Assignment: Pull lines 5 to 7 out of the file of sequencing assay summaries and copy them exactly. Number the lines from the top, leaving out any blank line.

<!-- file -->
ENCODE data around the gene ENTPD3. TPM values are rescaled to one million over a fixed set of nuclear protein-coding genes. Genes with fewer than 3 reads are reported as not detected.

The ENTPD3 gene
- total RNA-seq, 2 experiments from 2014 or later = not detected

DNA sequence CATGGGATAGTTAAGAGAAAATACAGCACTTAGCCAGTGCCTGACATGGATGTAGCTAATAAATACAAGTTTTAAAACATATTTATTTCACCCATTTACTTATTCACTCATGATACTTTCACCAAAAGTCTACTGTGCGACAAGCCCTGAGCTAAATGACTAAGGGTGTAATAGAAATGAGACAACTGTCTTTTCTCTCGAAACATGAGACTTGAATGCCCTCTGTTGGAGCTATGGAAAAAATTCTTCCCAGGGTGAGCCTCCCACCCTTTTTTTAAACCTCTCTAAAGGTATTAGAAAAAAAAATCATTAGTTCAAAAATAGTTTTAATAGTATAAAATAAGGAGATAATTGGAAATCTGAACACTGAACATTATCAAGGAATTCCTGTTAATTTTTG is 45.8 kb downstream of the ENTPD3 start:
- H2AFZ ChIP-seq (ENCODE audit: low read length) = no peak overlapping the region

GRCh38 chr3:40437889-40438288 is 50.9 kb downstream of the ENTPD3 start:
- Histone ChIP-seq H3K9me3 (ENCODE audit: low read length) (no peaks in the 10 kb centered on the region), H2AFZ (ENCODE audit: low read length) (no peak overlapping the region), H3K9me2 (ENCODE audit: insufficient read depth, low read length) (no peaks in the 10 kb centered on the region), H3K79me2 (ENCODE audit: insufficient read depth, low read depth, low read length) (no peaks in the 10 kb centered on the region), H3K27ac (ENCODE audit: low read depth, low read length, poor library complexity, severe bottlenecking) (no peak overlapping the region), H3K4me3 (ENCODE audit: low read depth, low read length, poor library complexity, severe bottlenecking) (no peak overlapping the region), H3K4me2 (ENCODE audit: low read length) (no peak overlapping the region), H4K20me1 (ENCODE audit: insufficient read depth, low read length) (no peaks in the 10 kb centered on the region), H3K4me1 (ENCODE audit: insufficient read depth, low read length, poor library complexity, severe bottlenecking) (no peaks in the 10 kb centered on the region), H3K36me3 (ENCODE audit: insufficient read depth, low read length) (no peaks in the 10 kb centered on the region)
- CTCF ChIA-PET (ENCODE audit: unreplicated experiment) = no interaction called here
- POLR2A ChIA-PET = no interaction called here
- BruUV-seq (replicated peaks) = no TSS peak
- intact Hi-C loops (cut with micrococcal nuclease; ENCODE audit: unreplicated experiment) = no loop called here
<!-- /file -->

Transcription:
- H2AFZ ChIP-seq (ENCODE audit: low read length) = no peak overlapping the region

GRCh38 chr3:40437889-40438288 is 50.9 kb downstream of the ENTPD3 start:
- Histone ChIP-seq H3K9me3 (ENCODE audit: low read length) (no peaks in the 10 kb centered on the region), H2AFZ (ENCODE audit: low read length) (no peak overlapping the region), H3K9me2 (ENCODE audit: insufficient read depth, low read length) (no peaks in the 10 kb centered on the region), H3K79me2 (ENCODE audit: insufficient read depth, low read depth, low read length) (no peaks in the 10 kb centered on the region), H3K27ac (ENCODE audit: low read depth, low read length, poor library complexity, severe bottlenecking) (no peak overlapping the region), H3K4me3 (ENCODE audit: low read depth, low read length, poor library complexity, severe bottlenecking) (no peak overlapping the region), H3K4me2 (ENCODE audit: low read length) (no peak overlapping the region), H4K20me1 (ENCODE audit: insufficient read depth, low read length) (no peaks in the 10 kb centered on the region), H3K4me1 (ENCODE audit: insufficient read depth, low read length, poor library complexity, severe bottlenecking) (no peaks in the 10 kb centered on the region), H3K36me3 (ENCODE audit: insufficient read depth, low read length) (no peaks in the 10 kb centered on the region)